Some at Tuesday's meeting expressed reservations at the prospect of
      a major station in Palo Alto, which could require an 800-car parking
      garage and serve as a focal point for high-density development. Sara
      Armstrong, a resident of the Charleston Meadows neighborhood, worried
      a Palo Alto station could endanger El Palo Alto, the historic redwood
      tree that gave the city its name.

      Leavitt said that while it's good for residents to help shape the
      design of the line, they shouldn't forget that it presents benefits
      as well as challenges. It will reduce air pollution and traffic, make
      the Caltrain line more safe by eliminating crossings, and be quieter
      than Caltrain's diesel-powered trains. "I think that's why, if you
      look at the vote on high-speed rail, the Peninsula was one of the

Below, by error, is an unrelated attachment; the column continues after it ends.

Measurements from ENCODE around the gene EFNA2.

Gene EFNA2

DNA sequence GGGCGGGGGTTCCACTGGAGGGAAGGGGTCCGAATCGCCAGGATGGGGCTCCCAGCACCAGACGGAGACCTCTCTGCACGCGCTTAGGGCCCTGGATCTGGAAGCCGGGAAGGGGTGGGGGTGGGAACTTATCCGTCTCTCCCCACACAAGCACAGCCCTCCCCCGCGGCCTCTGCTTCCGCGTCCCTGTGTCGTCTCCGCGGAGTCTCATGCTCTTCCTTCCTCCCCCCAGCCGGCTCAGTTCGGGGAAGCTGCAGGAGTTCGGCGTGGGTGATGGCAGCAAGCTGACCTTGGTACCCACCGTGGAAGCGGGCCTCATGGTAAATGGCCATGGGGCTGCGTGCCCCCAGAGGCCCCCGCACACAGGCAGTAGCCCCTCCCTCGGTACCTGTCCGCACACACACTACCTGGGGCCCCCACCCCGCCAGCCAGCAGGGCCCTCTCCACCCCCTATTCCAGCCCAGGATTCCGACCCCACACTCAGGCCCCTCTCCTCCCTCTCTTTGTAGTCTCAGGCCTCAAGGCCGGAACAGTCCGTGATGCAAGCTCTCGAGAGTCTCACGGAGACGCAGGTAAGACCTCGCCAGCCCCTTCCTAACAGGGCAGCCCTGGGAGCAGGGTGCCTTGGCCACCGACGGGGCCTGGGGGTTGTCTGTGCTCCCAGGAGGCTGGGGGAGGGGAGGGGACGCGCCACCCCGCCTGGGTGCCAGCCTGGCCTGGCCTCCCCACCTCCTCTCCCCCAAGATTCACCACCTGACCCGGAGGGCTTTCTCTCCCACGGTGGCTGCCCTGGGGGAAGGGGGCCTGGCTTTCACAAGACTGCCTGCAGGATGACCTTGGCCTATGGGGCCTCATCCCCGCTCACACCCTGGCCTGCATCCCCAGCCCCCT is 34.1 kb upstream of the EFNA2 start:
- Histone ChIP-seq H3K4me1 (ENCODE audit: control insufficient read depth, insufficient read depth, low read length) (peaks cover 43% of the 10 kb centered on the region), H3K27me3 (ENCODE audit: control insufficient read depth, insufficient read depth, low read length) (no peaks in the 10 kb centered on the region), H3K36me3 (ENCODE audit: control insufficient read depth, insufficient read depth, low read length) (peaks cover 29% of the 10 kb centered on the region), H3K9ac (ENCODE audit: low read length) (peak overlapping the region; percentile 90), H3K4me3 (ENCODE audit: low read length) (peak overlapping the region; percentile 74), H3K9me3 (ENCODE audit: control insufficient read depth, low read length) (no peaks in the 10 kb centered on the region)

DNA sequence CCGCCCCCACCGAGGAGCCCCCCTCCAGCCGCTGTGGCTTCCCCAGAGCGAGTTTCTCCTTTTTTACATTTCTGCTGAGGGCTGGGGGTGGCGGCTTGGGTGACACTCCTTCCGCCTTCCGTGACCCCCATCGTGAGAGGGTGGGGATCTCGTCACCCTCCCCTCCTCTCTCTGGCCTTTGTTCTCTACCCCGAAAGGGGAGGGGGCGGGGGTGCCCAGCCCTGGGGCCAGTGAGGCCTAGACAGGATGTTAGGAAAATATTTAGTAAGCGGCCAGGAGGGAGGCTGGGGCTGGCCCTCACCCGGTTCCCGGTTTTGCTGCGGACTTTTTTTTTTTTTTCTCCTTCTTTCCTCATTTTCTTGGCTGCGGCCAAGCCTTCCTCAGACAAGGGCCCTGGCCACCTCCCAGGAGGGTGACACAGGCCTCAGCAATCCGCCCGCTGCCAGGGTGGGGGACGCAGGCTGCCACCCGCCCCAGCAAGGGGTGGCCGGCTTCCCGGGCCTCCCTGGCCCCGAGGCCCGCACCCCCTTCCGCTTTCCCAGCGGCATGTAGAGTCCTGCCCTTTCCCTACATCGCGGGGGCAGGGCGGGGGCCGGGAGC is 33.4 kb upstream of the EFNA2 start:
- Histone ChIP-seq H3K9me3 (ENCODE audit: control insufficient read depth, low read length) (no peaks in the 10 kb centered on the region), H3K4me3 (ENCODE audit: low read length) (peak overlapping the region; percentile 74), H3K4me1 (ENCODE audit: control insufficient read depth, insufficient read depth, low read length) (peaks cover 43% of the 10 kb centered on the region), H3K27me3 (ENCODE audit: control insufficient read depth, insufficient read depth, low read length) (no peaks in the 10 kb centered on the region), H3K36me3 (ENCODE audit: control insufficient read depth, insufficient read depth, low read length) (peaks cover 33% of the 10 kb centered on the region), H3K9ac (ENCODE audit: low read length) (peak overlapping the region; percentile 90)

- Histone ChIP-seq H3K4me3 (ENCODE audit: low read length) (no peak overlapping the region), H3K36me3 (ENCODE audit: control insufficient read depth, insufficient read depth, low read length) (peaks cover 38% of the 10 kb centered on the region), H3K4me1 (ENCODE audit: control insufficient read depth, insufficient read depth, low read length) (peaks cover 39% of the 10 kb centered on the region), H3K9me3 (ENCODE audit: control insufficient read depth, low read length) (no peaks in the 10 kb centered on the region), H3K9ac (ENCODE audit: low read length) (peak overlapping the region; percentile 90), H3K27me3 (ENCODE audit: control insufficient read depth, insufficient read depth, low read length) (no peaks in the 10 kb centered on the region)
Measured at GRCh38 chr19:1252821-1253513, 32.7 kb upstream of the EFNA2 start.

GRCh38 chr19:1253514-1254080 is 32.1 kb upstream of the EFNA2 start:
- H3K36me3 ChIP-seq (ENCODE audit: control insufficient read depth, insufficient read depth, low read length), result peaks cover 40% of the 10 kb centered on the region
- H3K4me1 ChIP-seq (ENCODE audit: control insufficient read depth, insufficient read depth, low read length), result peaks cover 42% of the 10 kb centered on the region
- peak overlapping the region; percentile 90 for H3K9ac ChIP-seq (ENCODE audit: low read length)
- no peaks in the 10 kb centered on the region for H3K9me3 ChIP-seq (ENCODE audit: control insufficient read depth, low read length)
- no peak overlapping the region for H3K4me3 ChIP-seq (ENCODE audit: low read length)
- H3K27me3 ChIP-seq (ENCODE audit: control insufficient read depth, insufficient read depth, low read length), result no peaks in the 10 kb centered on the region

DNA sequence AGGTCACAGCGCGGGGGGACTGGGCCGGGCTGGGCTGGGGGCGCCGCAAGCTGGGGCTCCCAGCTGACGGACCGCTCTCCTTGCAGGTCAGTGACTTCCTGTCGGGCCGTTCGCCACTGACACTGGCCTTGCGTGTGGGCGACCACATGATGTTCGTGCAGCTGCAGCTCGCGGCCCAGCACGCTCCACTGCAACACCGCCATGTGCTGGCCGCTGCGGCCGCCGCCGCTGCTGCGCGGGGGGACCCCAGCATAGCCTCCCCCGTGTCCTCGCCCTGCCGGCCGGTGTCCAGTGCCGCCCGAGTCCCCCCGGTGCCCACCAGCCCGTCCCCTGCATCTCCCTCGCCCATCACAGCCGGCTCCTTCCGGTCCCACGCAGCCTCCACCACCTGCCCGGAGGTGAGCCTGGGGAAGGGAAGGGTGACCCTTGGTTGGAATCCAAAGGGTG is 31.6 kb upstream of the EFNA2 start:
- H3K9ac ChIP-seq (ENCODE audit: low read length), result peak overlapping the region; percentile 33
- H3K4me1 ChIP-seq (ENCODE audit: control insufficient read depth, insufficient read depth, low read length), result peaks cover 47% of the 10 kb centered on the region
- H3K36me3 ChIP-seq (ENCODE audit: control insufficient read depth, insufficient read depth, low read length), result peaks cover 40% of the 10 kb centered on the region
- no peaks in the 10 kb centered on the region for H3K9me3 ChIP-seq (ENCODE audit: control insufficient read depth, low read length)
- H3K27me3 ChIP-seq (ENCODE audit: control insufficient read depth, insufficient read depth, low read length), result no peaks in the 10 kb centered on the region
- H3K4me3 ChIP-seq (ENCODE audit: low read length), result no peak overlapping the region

most positive in the state," he said.

      The next high-speed rail meeting in Palo Alto will be on Feb. 26 at
      Mitchell Park Community Center, 3800 Middlefield Road.

      [BATN: See also:

      Atherton wants HSR underground -- prepares 28-page letter

      Palo Alto HSR NIMBYs to march on City Hall

      Palo Alto Prop 1A backers horrified to learn HSR may run near them!

      Letter: NIMBY Palo Alto HSR foes spreading misinformation

      Column: Peninsula NIMBYs raise the alarm over HSR

      Palo Alto NIMBYs fear HSR eminent domain

      Palo Alto NIMBYs raise alarm on HSR eminent domain fears

      Comment: Caltrain meets HSR -- what implications for Palo Alto?

      Peninsula residents skeptical about HSR

      Menlo Park starts HSR negotiation campaign, to continue lawsuit

      Questions abound over HSR specifics for Caltrain, Peninsula cities

      HSR bond passes, to the dismay of Menlo Park, Atherton foes

      Comment: HSR will disrupt Menlo Park; vote no on Prop 1A

      Prop 1A bond would launch plan for HSR along Caltrain corridor

      Cities divided; HSR may help Caltrain electrification

      Comment: Undergrounding Caltrain in Palo Alto an old idea

      Editorial: Undergrounding Caltrain, HSR tracks worth exploring

      Palo Alto leaders propose putting Caltrain, HSR underground
      http://groups.yahoo.com/group/BATN/message/39430 ]
      E-mail Will Oremus at woremus@...